Runyan believes that may not change unless someone agitates for it. “With regards to regulation, we’re always going to be ahead of it, and more than anything right now, what BSV needs is an ambassador,” he said. “They need somebody who’s working with regulators, they need somebody who’s going to work with operators. Because at the end of the day, they don’t evolve, or they do at a glacial like speed. There is no innovation at either one of these, and if somebody is not consistently giving them a kick in the ass, it’s just not going to happen.”
Hill then pressed Brincat on the question of transparency, asking if it doesn’t truly benefit regulators to have a clear view of everything that happens. The problem, Brincat noted, is the solutions that have been brought before them don’t have everything on chain, with some kept on private servers. That complicates matters, and hasn’t been something regulators can entirely buy into yet.
Hill asked Brown if he sees anything that he likes that will make him want to get his site on the blockchain. “The most obvious benefit I would see as an operator is an immediate and free and transparent flow of payments and contracts, and allowing people to be paid. I think probably, to be successful you’d need to be paying on volume rather than game win. If you could immediately return money to your affiliates, your affiliates have more cashflow to generate more traffic, they generate more traffic, we get more players. If game suppliers are getting more readily and predictable cashflows into their businesses, and not having to win about a big winner at the end of the month, then smaller game studios can invest more effectively.”
After a short break, Hill asked the panelists if Remote Gaming Servers (RGS) work in a blockchain environment. Purser explained that there’s really no need for them, but that does create some sacrifices, as some game developers are so used to working within the constraints of an RGS.
Shore explained how BitBoss handles this problem. “We completely abstract the blockchain. This API that we give content creators, they are running embedded inside our mobile app, which is also a crypto wallet, and they get the players balance, they place a bet, they receive the bet results, they get game history all through our client API, which behind the scenes is handling all the blockchain transaction, sending, receiving, indexing, things like that.”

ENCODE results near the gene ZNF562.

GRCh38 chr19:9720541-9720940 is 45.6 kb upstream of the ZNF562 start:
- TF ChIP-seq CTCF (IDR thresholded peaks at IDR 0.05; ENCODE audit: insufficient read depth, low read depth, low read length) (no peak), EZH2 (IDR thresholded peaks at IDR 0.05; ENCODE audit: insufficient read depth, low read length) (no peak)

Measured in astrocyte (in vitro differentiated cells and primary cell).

Hill asked finally “What do we need to do the adoption of the iGaming community?”
Purser answered first, and said “adoption is key,” noting that once traction can be proven, the dominos will fall.
Brown responded, “it’s about breaking this down into manageable chunks.” There’s just too many complicated aspects to the blockchain world, and change is hard and risky, he noted.
Brincat agreed with the earlier panel that suggested operators need to do more to educate regulators. “The people involved in the industry, the people who touch the technology on a daily basis, those are the ones that have the most information. I think it’s important that this communication is increased.”
Shore suggested that the platform needs to get to a point where people have trust in it. That will pave the way “for us to have a much easier pitch to regulators.”
Runyan closed it out by saying regulators need to be at the forefront of the conversation. Operators won’t take risks on this technology unless regulators give a green light for it to be fine.
Hill summed everything up with a message to the entire industry. “Bitcoin, blockchain is here to stay. It’s not a case of if it’s going to be adopted, it’s a case of when. And it all comes down to events like this, because we need to educate, and educate, and educate.”
CoinGeek Live has half a day of educational content still in store. You can still register for Free to watch everything, or check out our coverage of what happened on Day 1 and Day 2 of the conference.